This week, the Secret Teacher talks school trips and says education is ‘more than just learning in a classroom’.

Our staff room received some good news this week – all classes have been booked on a school trip for near the end of the school year.

Both locations are firm favourites of the staff who have taken children there over the years: family farm parks. As long as we get the weather, we will have a lovely day of meeting and feeding farm animals, tractor rides, play parks, trampolines.

Honestly, I can’t wait. These days are celebrations of being near the end of the school year and serve as something to look forward to as energy starts to drop and the days stagnate towards the end of the summer term.

Our reaction to the news of trips does depend on the location of the trip. Say the words: “Camera Obscura” to staff who have been in my school a few years and you will see their eyes widen and their bodies stiffen as their minds flashback to a whole-school trip to Edinburgh and the mayhem of walking an entire school down the royal mile.

The Herald:
Although I’m sure these school trip days will be a huge highlight of the school year for staff and children, it doesn’t mean they will be easy. Even the best school trips can be enormously stressful for staff involved. If you happen to be out and about and you see a school trip happening, have a look at the teacher and other staff.

Beneath their usually calm façade there will be a hyper-vigilance that comes from repeatedly speed-counting the number of children around them while trying to proactively manage different children’s emotions. 

School trips can be stressful for children as well. The days are completely different to the usual routine for children and the sensory overload of a trip can be overwhelming for some. As schools are aware of this, this usually means there is a bit of work done beforehand to prepare children for the trips so that these can be mitigated as much as possible.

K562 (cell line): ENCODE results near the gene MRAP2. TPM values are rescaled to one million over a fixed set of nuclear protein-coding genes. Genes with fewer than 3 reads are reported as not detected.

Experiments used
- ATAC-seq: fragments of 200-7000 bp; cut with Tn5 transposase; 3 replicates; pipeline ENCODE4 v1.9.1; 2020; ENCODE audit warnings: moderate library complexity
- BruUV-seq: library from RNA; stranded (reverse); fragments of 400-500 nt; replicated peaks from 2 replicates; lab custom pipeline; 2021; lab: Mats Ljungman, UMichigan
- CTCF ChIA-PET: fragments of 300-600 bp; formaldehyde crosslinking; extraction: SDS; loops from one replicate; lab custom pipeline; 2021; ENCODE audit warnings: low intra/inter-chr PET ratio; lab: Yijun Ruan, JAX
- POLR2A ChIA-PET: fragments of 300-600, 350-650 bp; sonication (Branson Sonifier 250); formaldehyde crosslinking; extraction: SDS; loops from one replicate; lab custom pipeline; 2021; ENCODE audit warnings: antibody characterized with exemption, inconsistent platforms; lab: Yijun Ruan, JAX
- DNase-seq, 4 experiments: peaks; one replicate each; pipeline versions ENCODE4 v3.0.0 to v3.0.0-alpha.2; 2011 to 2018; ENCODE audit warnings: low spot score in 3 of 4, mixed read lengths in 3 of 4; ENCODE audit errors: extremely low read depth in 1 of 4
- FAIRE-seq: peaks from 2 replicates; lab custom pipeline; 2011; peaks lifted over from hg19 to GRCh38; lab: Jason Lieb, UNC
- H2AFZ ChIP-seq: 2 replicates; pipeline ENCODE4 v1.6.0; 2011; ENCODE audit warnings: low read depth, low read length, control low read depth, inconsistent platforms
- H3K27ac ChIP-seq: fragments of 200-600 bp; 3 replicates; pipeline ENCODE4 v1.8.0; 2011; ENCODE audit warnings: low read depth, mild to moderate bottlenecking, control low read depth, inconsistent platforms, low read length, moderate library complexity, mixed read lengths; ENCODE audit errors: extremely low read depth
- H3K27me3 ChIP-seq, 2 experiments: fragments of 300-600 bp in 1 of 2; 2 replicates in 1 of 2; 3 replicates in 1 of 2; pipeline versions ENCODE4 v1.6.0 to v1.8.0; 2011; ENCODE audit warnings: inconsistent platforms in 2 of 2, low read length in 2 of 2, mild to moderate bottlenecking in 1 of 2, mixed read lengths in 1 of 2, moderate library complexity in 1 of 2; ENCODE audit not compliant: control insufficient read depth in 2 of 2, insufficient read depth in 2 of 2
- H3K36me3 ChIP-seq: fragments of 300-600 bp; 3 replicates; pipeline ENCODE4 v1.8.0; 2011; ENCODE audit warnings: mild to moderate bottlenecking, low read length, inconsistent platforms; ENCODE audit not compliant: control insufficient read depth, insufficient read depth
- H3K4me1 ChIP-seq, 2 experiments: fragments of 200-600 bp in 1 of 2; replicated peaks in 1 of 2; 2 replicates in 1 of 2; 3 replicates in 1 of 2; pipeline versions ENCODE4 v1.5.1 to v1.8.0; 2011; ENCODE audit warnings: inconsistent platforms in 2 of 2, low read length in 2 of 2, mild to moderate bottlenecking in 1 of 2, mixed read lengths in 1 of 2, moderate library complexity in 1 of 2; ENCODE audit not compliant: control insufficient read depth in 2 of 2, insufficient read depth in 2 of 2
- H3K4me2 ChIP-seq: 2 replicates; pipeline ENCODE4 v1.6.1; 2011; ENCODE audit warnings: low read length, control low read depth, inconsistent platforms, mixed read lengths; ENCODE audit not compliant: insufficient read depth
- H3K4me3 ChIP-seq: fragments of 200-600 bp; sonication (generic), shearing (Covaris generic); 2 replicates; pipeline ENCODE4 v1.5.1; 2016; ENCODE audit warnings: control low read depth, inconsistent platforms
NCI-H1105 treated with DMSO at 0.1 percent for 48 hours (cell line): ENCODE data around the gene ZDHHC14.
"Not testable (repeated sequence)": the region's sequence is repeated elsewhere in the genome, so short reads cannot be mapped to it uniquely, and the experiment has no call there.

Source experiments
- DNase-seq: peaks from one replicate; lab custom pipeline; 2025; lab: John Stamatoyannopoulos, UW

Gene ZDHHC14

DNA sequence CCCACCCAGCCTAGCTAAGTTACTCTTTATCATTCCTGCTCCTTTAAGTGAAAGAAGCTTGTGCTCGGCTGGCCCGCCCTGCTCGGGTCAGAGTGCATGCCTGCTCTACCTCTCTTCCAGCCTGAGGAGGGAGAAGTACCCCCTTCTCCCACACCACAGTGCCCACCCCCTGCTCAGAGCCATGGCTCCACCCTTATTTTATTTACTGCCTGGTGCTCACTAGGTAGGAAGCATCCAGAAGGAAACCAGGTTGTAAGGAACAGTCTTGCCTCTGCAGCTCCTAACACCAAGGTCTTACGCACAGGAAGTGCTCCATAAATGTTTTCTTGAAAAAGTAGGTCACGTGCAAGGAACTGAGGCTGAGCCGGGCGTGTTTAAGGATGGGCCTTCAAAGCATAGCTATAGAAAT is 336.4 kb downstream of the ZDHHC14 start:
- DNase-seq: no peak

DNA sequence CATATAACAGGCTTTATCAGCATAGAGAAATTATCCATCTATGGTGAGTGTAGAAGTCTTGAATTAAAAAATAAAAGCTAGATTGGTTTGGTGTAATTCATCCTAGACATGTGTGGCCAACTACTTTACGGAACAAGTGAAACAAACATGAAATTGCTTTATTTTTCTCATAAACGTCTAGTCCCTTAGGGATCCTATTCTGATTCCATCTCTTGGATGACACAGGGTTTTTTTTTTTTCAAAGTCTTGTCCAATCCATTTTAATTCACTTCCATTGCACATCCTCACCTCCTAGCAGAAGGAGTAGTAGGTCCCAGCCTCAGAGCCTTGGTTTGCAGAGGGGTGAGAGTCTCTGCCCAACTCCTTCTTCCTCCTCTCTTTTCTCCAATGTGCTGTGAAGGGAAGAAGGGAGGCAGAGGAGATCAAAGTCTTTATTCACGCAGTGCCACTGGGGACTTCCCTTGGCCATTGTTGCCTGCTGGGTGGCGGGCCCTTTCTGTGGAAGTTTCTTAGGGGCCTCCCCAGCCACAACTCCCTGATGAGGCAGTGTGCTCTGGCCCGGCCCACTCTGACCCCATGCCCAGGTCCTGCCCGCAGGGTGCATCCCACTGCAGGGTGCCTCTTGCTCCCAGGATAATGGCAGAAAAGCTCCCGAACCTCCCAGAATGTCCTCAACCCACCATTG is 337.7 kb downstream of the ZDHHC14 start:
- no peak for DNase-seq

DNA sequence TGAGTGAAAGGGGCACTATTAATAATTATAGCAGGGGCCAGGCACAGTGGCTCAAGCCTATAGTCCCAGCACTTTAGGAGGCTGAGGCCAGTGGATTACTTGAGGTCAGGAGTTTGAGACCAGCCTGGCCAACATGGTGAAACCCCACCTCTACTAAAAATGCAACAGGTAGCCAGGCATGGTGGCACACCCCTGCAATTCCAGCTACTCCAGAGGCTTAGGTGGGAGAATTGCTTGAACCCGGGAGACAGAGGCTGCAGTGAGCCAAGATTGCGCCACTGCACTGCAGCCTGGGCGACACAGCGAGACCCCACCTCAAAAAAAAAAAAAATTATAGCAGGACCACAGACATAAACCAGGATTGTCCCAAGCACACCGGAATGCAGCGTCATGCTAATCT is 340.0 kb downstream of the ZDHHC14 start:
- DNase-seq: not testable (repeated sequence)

More and more schools I know have stopped doing an end-of-year school trip. Like everything in society, the cost of school trips has dramatically increased. The cost of hiring buses has made the idea of a trip harder.

The free bus travel card has helped this. More of our recent trips rely on using public buses to travel than we used to. Without that, we would have had to deny a number of educational trips held this year.

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One thing we are always aware of is how we can reduce the so-called ‘cost of the school day’. This is a positive initiative set up to try and monitor and minimise additional costs incurred to parents by schools. Needlessly expensive uniform items, buying books and stationery can all put parents/carers under extra pressure.

While in my school the vast majority are free school meals, when it comes to a school trip, almost all these children bring in their own packed lunch rather than the one that can be ordered via the council for that day. This incurs additional stress and finance for parents/carers.

We are reluctant to ask parents to contribute to trips and if we do, it’s been a maximum of £3 which acts more as a guarantee of their attendance as some of the trips are costing upwards of £25 per child to the school.

Begging local businesses for donations towards the trip and spending hours completing an array of funding applications is how my Head Teacher manages to make it work for our budget. School funds provided by the council don’t stretch far, especially now with the publicised budget cuts which will have a clear impact on staffing levels and will also affect how able schools are to provide trips like these.

The Herald:
Some may question the point of the trips. Shouldn’t they be in the classroom learning to read, write and count as that’s the point of school? Simply, no.

These are more than just trips. They are experiences which provide positive memories shared as a class. Maybe in more affluent areas, the trips we take them on are places their parents may take them on their weekends. Sadly, that’s not the case with the context I work in.

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These trips allow them to experience the same things as affluent children outside of school. A lot of the moments when I felt we were really making a difference came on trips. Whether this was teaching a P7 class the etiquette of eating in a restaurant or holding the hand of a P1 refugee child as they travelled on an escalator for the first time when going to the cinema.

Education is more than just learning in a classroom. Sadly, it seems school trips will become unattainable due to school budget pressures, allowing for an experience gap as well as an attainment gap.